Department of
Animal Biology

Animal Biology News

Taking bird research to new heights

Mark Hauber broadens our understanding of the avian world

Team measures puncture performance of viper fangs

Like other vipers, puff adder skulls have hinged jaws that deploy the fangs when the animal opens its mouth to strike.

Study of Arctic fishes reveals the birth of a gene – from ‘junk’

Animal biology professor Christina Cheng and her colleagues determined how the gene for an antifreeze protein in Arctic fish evolved from noncoding DNA.

Dracula ants possess fastest known animal appendage: the snap-jaw

The mandibles of the Dracula ant, Mystrium camillae, are the fastest known moving animal appendages, snapping shut at speeds of up to 90 meters per second.

Scientists study puncture performance of cactus spines

The spines of Cylindropuntia fulgida, also known as jumping cholla, have a reproductive role. They latch on to passersby and carry small chunks of cactus flesh to new locations.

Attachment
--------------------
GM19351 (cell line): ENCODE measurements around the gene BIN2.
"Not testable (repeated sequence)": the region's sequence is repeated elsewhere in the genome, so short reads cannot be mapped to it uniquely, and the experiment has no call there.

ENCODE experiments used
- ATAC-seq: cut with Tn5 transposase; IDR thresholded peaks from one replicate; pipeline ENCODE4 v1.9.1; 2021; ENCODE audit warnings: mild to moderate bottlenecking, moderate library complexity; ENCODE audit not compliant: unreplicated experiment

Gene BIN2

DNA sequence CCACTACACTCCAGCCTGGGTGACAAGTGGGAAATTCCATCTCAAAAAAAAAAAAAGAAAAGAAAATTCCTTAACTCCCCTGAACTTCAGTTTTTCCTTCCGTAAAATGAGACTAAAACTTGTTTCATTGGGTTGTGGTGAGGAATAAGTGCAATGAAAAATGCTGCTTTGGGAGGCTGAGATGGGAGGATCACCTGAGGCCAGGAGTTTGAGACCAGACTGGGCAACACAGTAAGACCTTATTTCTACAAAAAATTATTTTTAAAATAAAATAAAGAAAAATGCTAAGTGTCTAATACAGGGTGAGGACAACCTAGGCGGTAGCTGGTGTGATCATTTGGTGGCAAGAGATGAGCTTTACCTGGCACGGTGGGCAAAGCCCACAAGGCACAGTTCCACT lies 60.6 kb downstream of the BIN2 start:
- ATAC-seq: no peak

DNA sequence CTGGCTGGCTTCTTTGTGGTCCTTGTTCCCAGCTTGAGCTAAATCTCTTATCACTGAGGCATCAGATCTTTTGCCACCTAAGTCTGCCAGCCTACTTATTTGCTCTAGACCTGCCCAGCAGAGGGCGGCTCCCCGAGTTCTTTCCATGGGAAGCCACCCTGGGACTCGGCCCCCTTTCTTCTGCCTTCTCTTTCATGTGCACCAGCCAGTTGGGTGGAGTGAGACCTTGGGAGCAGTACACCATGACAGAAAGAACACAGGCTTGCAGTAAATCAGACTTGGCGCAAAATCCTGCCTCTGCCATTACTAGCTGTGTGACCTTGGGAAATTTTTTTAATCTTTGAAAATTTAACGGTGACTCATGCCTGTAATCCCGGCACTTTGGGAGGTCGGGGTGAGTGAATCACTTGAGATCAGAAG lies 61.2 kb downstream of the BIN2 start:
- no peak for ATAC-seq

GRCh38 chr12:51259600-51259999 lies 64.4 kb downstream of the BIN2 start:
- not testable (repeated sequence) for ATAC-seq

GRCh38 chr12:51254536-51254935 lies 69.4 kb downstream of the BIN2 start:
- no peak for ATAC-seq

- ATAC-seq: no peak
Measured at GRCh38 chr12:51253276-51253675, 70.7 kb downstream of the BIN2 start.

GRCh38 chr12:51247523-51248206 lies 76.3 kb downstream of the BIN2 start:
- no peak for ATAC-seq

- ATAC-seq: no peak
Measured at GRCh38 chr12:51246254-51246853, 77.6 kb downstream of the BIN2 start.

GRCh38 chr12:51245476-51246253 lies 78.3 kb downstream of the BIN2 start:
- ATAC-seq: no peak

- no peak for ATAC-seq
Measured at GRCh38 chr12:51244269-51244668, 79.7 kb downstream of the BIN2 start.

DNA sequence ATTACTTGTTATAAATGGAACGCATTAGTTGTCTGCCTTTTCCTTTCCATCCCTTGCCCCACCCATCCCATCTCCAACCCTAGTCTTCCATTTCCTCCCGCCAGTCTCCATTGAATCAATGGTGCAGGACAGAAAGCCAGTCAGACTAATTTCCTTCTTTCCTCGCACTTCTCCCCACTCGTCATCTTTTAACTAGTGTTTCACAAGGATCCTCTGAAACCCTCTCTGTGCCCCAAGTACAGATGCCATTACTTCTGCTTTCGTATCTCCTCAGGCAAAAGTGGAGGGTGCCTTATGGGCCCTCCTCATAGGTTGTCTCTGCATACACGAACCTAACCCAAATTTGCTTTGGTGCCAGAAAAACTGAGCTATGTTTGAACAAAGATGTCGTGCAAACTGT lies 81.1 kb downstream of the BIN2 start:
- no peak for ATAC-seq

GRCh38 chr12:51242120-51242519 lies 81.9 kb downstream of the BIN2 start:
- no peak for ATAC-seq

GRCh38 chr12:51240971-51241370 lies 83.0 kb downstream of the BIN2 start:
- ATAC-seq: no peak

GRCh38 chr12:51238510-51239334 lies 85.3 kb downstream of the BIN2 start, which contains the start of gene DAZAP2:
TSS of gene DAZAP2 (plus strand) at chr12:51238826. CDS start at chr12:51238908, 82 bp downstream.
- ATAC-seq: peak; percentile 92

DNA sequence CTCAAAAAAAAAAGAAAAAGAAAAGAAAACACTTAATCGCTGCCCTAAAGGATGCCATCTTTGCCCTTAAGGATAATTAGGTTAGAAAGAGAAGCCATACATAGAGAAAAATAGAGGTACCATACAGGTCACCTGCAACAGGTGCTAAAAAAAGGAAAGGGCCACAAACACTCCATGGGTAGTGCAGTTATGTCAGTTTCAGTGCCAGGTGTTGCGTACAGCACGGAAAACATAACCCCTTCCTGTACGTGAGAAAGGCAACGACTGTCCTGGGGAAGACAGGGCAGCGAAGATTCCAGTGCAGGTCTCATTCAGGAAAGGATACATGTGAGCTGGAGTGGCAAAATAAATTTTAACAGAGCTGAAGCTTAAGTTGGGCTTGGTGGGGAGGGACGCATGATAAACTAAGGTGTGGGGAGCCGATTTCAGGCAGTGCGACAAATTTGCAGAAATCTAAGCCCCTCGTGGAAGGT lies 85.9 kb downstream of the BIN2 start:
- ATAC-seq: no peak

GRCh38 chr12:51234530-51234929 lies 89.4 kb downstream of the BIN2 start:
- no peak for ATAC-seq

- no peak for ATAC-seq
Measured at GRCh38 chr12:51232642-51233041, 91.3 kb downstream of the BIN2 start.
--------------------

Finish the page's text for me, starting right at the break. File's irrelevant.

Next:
Prof. Mark Hauber receives grant for international collaboration on invasive birds

Professor Mark Hauber receives a $270,000 grant to collaborate with Tel Aviv University researchers on how invasive birds succeed in new habitats.

Playing a parasite for science

Postdoctoral researcher Mikus Abolins-Abols peers into the nest of an American robin.

In darters, male competition drives evolution of flashy fins and bodies

A new study of orangethroat darters reveals that the males’ ability to recognize their own and other species drives the evolution of their bright display colors.

Pointy eggs more likely to stay put in birds’ cliffside nests

Pointiness pays off for the eggs of cliff-dwelling birds, a new study reveals.